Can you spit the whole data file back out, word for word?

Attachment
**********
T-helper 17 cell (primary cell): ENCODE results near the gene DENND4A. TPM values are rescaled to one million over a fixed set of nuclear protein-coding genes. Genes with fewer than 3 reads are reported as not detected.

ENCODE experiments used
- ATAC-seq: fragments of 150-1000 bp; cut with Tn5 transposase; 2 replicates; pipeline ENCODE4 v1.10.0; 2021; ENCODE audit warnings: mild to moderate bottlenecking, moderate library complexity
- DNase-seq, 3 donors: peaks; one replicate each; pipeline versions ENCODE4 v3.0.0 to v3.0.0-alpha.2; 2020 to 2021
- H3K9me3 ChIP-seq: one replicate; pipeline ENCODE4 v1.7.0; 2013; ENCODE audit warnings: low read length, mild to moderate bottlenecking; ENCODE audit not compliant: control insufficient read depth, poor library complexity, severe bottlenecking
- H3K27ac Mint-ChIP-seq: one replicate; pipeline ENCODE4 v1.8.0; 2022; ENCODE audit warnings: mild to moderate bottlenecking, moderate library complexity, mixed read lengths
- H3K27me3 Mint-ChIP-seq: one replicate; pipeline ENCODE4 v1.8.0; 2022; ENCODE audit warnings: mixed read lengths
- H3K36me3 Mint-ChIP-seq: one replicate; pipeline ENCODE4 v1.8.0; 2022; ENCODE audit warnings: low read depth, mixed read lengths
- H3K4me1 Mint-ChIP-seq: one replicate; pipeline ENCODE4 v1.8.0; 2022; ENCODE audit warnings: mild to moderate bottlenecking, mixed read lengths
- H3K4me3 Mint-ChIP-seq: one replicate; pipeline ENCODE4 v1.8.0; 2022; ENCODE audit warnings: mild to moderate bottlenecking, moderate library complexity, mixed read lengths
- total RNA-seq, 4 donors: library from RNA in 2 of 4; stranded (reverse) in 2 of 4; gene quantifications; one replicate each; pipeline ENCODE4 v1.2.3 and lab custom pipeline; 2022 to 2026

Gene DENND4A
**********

T-helper 17 cell (primary cell): ENCODE results near the gene DENND4A. TPM values are rescaled to one million over a fixed set of nuclear protein-coding genes. Genes with fewer than 3 reads are reported as not detected.

ENCODE experiments used
- ATAC-seq: fragments of 150-1000 bp; cut with Tn5 transposase; 2 replicates; pipeline ENCODE4 v1.10.0; 2021; ENCODE audit warnings: mild to moderate bottlenecking, moderate library complexity
- DNase-seq, 3 donors: peaks; one replicate each; pipeline versions ENCODE4 v3.0.0 to v3.0.0-alpha.2; 2020 to 2021
- H3K9me3 ChIP-seq: one replicate; pipeline ENCODE4 v1.7.0; 2013; ENCODE audit warnings: low read length, mild to moderate bottlenecking; ENCODE audit not compliant: control insufficient read depth, poor library complexity, severe bottlenecking
- H3K27ac Mint-ChIP-seq: one replicate; pipeline ENCODE4 v1.8.0; 2022; ENCODE audit warnings: mild to moderate bottlenecking, moderate library complexity, mixed read lengths
- H3K27me3 Mint-ChIP-seq: one replicate; pipeline ENCODE4 v1.8.0; 2022; ENCODE audit warnings: mixed read lengths
- H3K36me3 Mint-ChIP-seq: one replicate; pipeline ENCODE4 v1.8.0; 2022; ENCODE audit warnings: low read depth, mixed read lengths
- H3K4me1 Mint-ChIP-seq: one replicate; pipeline ENCODE4 v1.8.0; 2022; ENCODE audit warnings: mild to moderate bottlenecking, mixed read lengths
- H3K4me3 Mint-ChIP-seq: one replicate; pipeline ENCODE4 v1.8.0; 2022; ENCODE audit warnings: mild to moderate bottlenecking, moderate library complexity, mixed read lengths
- total RNA-seq, 4 donors: library from RNA in 2 of 4; stranded (reverse) in 2 of 4; gene quantifications; one replicate each; pipeline ENCODE4 v1.2.3 and lab custom pipeline; 2022 to 2026

Gene DENND4A